Chapter

Peptidergic mechanisms in human intracranial and extracranial arteries

Lars Edvinsson, Inger Jansen and Rolf Uddman

in Migraine: A Spectrum of Ideas

Published in print March 1990 | ISBN: 9780192618108
Published online March 2012 | e-ISBN: 9780191724305 | DOI: http://dx.doi.org/10.1093/acprof:oso/9780192618108.003.0017
Peptidergic mechanisms in human intracranial and extracranial arteries

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Migraine attacks are conventionally thought to involve a dysfunction in the regulation of tone in intra- and extracranial blood vessels. A number of agents have been suggested as responsible for the altered vasomotor responses seen in conjunction with migraine attacks. Previous histochemical studies have shown that human cerebral arteries are surrounded by adrenergic and cholinergic nerve fibres. In addition, peptide-containing nerve fibres, such as neuropeptide Y (NPY), vasoactive intestinal peptide (VIP), substance P (SP), and calcitonin gene-related peptide (CGRP), have been observed around the cerebral blood vessels of laboratory animals. Few studies have been carried out on human temporal and cerebral arteries, but none on meningeal arteries. This chapter examines the distribution of NPY-, VIP-, SP- and CGRP-immunoreactive fibres around the three types of human cranial arteries and compared the pharmacological effects of the perivascularly located neuropeptides on arterial segments.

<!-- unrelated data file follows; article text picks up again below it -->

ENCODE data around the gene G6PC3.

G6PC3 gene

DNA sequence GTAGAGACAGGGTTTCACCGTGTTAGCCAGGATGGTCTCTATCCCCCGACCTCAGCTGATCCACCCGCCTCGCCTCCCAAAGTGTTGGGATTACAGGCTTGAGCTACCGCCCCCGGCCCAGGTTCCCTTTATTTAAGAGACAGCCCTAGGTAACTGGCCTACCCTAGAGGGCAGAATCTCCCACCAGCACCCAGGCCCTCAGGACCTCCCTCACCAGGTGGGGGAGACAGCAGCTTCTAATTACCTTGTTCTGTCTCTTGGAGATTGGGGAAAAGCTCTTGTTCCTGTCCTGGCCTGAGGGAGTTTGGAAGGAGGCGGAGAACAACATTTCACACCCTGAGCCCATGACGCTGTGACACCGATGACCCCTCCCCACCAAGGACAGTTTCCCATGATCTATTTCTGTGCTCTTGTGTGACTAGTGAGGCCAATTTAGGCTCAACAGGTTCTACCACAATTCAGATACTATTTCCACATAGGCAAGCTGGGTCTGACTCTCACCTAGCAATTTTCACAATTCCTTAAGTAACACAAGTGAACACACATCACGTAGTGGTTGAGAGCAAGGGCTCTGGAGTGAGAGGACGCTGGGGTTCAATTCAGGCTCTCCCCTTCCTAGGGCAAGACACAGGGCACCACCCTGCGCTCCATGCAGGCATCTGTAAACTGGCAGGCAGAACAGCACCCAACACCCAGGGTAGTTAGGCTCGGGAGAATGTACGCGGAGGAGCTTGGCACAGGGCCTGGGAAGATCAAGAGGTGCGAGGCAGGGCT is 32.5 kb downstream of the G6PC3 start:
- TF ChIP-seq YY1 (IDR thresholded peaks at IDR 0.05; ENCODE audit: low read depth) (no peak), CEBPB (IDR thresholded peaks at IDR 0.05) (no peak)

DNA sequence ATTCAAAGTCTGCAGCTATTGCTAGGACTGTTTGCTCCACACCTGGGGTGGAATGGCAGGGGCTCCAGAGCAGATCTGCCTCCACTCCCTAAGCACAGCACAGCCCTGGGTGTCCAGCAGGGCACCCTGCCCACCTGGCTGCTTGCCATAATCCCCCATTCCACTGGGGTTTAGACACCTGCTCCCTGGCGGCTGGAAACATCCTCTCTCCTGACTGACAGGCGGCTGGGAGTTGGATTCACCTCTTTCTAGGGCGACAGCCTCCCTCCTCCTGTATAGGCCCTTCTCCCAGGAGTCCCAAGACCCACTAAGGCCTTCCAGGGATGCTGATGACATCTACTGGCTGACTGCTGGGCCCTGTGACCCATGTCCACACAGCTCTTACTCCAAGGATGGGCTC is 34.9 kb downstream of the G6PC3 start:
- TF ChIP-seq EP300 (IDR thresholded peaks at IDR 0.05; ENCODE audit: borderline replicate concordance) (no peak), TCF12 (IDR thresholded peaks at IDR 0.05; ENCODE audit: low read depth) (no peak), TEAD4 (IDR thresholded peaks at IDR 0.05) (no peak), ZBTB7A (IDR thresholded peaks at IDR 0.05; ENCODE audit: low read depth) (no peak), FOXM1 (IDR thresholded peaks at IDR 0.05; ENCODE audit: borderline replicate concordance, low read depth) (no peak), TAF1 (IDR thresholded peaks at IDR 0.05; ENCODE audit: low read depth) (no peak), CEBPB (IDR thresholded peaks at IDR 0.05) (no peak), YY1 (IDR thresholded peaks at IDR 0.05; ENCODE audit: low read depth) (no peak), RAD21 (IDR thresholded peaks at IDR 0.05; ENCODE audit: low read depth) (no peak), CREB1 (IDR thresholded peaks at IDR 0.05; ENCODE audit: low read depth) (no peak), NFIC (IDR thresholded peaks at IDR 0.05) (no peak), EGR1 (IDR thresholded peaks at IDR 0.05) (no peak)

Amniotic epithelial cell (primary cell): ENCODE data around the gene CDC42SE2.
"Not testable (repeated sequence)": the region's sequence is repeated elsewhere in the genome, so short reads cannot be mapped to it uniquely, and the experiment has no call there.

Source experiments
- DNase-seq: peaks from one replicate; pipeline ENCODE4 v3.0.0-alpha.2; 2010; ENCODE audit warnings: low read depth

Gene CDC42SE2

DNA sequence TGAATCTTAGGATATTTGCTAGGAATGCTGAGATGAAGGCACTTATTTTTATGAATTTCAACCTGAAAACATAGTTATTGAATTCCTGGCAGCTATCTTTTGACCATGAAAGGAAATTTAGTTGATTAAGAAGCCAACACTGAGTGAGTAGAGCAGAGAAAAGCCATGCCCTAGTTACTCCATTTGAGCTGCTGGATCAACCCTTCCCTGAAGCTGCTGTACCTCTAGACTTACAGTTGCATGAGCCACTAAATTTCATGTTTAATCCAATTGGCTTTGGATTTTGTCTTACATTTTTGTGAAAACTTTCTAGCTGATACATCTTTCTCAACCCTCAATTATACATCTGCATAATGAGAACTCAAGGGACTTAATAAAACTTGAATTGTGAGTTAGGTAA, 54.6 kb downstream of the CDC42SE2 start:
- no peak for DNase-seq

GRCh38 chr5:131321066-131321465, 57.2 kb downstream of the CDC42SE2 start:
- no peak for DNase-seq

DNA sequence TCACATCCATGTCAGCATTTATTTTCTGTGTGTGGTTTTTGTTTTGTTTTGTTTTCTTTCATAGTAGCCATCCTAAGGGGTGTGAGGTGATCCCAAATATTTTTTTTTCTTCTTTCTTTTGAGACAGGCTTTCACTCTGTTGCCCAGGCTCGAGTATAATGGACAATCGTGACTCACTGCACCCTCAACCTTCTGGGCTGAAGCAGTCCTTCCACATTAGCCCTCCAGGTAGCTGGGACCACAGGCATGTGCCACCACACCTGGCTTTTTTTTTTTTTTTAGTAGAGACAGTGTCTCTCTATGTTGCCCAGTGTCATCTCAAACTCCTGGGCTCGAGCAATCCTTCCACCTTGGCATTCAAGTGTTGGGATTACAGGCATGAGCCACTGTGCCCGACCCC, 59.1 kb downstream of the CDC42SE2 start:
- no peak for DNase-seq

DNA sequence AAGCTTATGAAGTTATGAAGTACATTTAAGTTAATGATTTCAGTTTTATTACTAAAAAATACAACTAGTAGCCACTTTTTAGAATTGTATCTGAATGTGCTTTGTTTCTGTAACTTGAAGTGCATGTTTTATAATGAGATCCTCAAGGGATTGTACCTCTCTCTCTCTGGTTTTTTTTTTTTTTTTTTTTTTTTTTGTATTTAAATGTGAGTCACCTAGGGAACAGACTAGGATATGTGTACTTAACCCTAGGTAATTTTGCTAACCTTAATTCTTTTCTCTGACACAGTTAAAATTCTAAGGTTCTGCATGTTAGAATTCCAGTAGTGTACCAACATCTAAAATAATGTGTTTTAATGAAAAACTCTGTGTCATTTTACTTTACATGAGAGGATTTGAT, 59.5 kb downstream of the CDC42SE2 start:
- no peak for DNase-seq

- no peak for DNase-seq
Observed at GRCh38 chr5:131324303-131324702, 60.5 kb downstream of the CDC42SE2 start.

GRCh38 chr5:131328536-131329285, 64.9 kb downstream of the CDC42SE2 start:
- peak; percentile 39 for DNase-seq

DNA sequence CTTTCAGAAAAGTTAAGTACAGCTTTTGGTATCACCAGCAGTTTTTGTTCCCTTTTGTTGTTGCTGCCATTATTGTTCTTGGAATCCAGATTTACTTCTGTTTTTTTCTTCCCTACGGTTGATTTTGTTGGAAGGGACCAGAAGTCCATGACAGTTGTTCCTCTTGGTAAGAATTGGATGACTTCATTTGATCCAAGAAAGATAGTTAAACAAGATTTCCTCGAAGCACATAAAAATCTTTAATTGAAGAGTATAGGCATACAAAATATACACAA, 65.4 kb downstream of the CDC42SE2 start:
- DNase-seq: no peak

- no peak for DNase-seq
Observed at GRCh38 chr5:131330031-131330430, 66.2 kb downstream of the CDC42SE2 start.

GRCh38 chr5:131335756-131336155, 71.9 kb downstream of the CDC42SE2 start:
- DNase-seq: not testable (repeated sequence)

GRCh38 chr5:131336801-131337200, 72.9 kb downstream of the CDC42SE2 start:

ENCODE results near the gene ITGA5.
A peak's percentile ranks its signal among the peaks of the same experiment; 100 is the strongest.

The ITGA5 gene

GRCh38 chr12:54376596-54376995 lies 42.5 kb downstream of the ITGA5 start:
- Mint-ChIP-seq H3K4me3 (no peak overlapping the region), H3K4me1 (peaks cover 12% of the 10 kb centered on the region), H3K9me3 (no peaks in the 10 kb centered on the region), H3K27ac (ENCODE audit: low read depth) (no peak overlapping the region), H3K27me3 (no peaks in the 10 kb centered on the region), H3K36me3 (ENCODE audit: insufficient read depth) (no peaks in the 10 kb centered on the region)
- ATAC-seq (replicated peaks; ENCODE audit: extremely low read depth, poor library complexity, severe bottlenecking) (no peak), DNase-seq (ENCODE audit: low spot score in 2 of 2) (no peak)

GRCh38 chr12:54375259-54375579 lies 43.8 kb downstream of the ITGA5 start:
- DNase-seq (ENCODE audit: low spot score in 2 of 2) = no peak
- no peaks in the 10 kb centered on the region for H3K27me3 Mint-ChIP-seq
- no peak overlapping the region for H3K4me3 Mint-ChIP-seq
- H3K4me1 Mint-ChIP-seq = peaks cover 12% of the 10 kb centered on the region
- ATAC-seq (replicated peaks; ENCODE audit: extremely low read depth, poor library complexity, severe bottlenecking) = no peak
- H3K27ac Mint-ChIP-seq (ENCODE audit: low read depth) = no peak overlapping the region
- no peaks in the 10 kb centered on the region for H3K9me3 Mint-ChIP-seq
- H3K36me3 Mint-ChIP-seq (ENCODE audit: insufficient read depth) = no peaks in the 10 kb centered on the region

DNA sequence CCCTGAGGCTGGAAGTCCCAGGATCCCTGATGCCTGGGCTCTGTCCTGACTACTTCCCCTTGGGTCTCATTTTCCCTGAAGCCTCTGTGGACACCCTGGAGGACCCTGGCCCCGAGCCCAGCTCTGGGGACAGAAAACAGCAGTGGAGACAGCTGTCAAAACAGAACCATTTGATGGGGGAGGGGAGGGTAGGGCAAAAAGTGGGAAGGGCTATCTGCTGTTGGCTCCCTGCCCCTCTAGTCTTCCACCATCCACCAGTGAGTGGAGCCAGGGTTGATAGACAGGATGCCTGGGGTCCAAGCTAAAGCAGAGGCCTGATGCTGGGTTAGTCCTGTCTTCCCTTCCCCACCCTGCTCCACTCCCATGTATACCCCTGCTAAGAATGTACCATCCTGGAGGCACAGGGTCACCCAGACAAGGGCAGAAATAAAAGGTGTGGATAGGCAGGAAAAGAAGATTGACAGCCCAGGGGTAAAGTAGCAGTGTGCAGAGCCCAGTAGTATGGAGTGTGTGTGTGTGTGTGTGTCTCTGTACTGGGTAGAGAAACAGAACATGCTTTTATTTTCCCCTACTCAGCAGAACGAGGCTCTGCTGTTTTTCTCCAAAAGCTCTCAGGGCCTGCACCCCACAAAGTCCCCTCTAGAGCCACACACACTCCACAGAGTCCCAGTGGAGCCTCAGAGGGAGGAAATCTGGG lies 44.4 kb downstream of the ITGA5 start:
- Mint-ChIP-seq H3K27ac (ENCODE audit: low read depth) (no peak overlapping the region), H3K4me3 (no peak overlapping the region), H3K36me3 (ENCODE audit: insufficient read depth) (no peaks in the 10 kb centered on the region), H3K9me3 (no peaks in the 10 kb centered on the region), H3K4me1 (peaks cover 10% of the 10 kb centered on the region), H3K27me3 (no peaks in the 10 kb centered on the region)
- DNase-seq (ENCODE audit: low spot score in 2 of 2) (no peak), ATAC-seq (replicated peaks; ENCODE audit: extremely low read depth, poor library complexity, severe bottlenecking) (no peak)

Keywords: extracranial blood vessels; migraine attack; vasoactive intestinal peptide; neuropeptide Y; calcitonin gene-related peptide; neuropeptides

Chapter.  4121 words.  Illustrated.

Subjects: Neuroscience

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